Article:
Retired Army captain to receive Medal of Honor for Afghanistan heroism

Story highlights

  • The 10th living Medal of Honor recipient for service in Afghanistan
  • Spent three years recovering at Walter Reed and needed 33 surgeries

Washington (CNN)An Army captain who survived attacks by two suicide bombers moments apart but was badly wounded as he saved his fellow soldiers in Afghanistan will receive the Medal of Honor on Thursday.

President Barack Obama will award (Ret.) Army Capt. Florent Groberg the honor for what the White House called "his selfless service" during a deadly attack in Kunar Province, Afghanistan, in August 2012.
Groberg and five other soldiers were providing a security detail for senior U.S. military leaders as they were heading down a street toward the provincial governor's compound when an ambush started to unfold, according to a story about the incident on the U.S. Army's official homepage.
    "A man came out of a building to our left walking backwards," said Groberg, 32. "It was eerie and looked suspicious. I yelled at him and he turned around immediately and then started walking towards us. He looked like a young man with a beard, wearing man-jams and dark clothing. He didn't appear to be himself that day ... most likely drugged."
    Noticing a bulge under the man's clothing, Groberg and his platoon sergeant rushed the man.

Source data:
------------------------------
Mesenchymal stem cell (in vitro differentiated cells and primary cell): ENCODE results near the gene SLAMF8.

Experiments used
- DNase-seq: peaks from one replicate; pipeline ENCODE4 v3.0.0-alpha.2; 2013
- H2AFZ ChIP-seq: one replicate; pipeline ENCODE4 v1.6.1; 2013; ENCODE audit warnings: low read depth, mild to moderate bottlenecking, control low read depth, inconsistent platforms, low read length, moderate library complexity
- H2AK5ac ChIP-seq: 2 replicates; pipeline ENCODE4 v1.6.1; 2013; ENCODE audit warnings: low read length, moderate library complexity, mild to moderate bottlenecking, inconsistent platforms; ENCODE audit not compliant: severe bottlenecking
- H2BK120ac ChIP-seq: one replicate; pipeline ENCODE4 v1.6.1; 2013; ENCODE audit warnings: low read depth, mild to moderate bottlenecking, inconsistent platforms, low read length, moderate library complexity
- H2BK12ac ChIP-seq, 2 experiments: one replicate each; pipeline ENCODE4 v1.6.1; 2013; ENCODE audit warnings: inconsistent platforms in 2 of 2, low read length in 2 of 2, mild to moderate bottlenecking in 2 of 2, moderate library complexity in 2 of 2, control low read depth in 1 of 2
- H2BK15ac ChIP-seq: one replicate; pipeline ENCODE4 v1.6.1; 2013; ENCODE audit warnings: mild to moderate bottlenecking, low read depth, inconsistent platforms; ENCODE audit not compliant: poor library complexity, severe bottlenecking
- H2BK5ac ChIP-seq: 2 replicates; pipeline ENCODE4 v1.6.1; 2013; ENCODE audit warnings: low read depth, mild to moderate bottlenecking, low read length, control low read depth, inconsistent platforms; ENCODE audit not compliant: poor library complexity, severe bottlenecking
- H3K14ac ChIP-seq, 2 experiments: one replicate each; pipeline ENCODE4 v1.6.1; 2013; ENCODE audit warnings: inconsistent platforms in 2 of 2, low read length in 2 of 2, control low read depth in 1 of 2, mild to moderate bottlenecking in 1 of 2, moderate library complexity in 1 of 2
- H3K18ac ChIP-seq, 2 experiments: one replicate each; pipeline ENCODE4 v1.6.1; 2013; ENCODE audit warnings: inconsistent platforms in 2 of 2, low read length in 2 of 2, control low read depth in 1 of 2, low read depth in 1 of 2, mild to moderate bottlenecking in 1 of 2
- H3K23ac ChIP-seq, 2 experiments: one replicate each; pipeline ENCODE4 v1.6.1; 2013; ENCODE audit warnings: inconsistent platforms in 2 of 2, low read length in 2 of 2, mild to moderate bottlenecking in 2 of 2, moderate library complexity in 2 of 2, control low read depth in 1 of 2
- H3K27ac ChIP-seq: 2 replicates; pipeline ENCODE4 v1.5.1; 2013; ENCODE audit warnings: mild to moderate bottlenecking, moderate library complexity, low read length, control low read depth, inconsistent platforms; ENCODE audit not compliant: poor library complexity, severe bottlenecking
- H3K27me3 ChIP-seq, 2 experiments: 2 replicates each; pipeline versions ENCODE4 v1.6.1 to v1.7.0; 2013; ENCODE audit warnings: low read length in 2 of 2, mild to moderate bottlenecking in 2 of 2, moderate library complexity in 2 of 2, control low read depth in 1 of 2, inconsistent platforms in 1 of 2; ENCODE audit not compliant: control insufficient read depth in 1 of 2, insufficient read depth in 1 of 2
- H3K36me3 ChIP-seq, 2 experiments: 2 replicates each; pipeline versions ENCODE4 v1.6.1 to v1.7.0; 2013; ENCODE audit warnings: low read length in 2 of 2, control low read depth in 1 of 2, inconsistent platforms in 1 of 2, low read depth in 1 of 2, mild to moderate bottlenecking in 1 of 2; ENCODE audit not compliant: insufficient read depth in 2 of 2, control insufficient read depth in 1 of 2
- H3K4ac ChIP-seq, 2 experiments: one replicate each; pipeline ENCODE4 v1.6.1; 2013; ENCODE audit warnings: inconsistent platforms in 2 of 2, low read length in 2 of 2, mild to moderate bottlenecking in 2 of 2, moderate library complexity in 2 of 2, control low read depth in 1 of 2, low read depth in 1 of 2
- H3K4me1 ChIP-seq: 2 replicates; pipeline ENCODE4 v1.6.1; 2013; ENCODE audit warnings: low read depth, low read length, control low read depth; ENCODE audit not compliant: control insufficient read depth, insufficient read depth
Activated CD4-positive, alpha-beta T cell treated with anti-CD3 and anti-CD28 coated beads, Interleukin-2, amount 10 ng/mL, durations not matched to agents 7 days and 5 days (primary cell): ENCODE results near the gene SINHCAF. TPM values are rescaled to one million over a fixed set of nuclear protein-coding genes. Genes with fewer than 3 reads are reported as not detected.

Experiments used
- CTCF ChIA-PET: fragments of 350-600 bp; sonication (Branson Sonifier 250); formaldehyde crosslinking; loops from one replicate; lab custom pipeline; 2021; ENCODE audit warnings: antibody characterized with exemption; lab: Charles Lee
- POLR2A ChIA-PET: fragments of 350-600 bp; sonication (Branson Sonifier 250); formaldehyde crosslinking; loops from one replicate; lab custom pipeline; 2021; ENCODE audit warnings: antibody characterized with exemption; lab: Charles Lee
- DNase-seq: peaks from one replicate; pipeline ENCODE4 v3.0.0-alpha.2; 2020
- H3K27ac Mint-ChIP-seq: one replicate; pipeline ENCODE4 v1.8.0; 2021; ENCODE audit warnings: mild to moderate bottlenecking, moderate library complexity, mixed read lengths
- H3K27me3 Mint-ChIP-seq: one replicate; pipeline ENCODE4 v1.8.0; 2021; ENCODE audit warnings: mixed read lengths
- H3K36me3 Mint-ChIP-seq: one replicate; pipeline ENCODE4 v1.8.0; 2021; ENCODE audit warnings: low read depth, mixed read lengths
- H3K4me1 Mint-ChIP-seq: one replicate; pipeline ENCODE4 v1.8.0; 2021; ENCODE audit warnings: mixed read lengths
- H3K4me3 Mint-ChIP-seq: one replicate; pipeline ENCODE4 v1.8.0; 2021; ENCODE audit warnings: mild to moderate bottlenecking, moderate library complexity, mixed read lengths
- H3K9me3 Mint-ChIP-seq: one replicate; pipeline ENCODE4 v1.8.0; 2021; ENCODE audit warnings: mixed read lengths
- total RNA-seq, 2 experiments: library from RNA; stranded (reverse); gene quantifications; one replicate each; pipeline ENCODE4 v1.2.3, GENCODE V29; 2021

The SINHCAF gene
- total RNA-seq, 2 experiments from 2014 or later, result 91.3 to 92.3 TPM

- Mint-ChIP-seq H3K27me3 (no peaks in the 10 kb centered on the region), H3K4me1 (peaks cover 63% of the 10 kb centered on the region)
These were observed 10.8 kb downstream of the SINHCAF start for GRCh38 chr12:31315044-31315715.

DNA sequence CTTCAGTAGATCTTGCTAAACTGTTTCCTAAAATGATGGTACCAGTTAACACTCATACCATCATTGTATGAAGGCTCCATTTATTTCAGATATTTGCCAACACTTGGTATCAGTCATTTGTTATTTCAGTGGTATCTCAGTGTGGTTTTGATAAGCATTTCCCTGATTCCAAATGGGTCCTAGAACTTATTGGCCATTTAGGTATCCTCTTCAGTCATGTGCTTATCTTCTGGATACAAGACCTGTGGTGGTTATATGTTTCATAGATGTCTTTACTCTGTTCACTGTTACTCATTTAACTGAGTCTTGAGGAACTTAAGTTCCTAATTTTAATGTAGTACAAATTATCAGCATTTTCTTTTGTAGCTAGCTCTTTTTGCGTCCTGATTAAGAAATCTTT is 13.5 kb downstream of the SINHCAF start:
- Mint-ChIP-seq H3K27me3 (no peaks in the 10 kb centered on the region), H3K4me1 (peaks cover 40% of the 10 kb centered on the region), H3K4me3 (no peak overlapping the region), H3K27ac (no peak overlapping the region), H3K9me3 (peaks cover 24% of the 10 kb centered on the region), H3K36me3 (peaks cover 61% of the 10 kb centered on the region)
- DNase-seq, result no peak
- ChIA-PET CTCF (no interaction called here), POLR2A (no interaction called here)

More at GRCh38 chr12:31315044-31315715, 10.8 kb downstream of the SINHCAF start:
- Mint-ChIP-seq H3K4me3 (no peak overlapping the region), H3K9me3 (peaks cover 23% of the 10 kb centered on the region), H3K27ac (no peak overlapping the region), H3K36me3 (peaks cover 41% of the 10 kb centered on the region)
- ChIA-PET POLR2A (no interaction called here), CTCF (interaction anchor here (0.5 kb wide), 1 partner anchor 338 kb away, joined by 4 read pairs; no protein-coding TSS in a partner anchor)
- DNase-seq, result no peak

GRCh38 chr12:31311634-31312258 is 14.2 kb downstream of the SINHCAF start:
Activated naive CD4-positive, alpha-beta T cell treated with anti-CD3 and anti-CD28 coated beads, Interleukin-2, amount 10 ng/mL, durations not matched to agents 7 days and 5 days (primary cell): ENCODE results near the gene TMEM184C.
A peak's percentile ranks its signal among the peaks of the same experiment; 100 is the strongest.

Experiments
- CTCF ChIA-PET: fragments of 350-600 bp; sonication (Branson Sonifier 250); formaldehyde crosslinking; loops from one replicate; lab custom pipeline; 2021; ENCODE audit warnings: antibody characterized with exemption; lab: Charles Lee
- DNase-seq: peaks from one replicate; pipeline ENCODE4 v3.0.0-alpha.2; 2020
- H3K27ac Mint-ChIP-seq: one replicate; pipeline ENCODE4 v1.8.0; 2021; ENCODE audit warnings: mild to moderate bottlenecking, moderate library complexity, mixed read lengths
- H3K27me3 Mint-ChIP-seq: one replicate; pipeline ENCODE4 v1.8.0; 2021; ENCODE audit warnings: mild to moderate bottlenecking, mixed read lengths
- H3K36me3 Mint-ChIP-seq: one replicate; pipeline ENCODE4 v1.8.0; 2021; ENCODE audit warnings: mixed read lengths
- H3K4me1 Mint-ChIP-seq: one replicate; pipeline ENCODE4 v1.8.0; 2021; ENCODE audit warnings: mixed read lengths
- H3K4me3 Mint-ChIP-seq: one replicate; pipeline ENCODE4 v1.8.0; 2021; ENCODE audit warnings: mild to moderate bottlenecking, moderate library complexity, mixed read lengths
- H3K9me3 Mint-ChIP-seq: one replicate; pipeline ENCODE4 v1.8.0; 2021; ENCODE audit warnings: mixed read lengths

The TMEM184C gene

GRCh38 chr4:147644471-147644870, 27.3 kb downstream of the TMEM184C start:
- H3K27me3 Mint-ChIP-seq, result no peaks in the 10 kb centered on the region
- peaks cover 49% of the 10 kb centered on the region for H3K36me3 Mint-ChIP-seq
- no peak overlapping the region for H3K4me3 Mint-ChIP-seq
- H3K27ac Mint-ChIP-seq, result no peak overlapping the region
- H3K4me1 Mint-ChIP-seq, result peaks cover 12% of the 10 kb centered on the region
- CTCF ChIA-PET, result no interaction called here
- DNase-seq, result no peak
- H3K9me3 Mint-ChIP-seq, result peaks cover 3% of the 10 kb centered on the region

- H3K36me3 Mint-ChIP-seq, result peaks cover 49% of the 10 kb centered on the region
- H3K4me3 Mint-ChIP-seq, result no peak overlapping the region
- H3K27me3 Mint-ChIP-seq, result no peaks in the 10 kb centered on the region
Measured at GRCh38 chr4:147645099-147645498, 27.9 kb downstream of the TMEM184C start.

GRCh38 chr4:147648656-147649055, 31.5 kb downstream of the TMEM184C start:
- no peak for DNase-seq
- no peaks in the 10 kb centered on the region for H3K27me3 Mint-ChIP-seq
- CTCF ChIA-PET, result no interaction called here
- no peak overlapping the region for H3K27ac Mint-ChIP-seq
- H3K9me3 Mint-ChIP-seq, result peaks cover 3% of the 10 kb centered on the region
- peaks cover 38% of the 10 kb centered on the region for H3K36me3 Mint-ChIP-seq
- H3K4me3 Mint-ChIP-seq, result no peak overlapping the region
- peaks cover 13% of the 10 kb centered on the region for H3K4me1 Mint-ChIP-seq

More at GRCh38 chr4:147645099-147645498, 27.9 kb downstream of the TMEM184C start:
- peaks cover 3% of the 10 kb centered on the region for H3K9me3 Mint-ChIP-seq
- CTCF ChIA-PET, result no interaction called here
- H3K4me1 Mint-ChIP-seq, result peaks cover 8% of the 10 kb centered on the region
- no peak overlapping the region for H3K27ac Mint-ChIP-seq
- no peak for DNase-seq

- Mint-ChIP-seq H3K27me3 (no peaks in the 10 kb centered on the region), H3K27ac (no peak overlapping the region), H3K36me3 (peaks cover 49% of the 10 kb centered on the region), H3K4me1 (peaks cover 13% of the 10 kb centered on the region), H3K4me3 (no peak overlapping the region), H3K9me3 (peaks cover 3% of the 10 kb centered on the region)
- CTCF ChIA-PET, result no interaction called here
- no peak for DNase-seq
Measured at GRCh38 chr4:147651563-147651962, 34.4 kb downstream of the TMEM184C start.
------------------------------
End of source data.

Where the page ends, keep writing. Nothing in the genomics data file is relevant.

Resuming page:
"Sgt. Mahoney to my left moved in with me and struck him, then Mahoney and I threw him. I pushed him as hard as I could away from our patrol, because I felt he was a threat. I just wanted to make sure he wouldn't hurt anyone," Groberg recalled in the story by the Army News Service.
    Moments later, the man detonated a suicide bomb that knocked Groberg 5 feet, seriously injuring him.
    And then a second suicide bomber appeared and blew himself up, killing four of Groberg's fellow soldiers.
    "I couldn't remember what happened. I thought I had stepped on an IED [improvised explosive device]. My fibia was sticking out of my left leg, my skin was melting, and there was blood everywhere," Groberg, who was on his second tour in Afghanistan, told the paper. "I checked myself for internal injuries and started to drag myself out of what was probably a kill zone for small-arms fire."
    He attempted to continue leading his troops but needed medical attention and was put into in an armored truck.
    "That's when all the pain came in. It felt like a blow torch was burning through my leg," he told the Army News Service. "Aug. 8, 2012, was not a bad day; it was the worst day of my life."
    Groberg, who grew up in Maryland, spent nearly three years recovering at Walter Reed National Military Medical Center before medically retiring in July. He required 33 surgeries to keep his badly injured leg.
    He was born in France and became a naturalized U.S. citizen in 2001. Groberg ran track at the University of Maryland, where he earned a bachelor's in criminology and criminal justice before joining the military.
    Groberg will be the 10th living recipient of the Medal of Honor for actions in Afghanistan. He and his family will attend the White House ceremony.
    The Medal of Honor is the nation's highest military honor and is given for "meritorious conduct [that] must involve great personal bravery or self-sacrifice so conspicuous as to clearly distinguish the individual above his or her comrades and must have involved risk of life."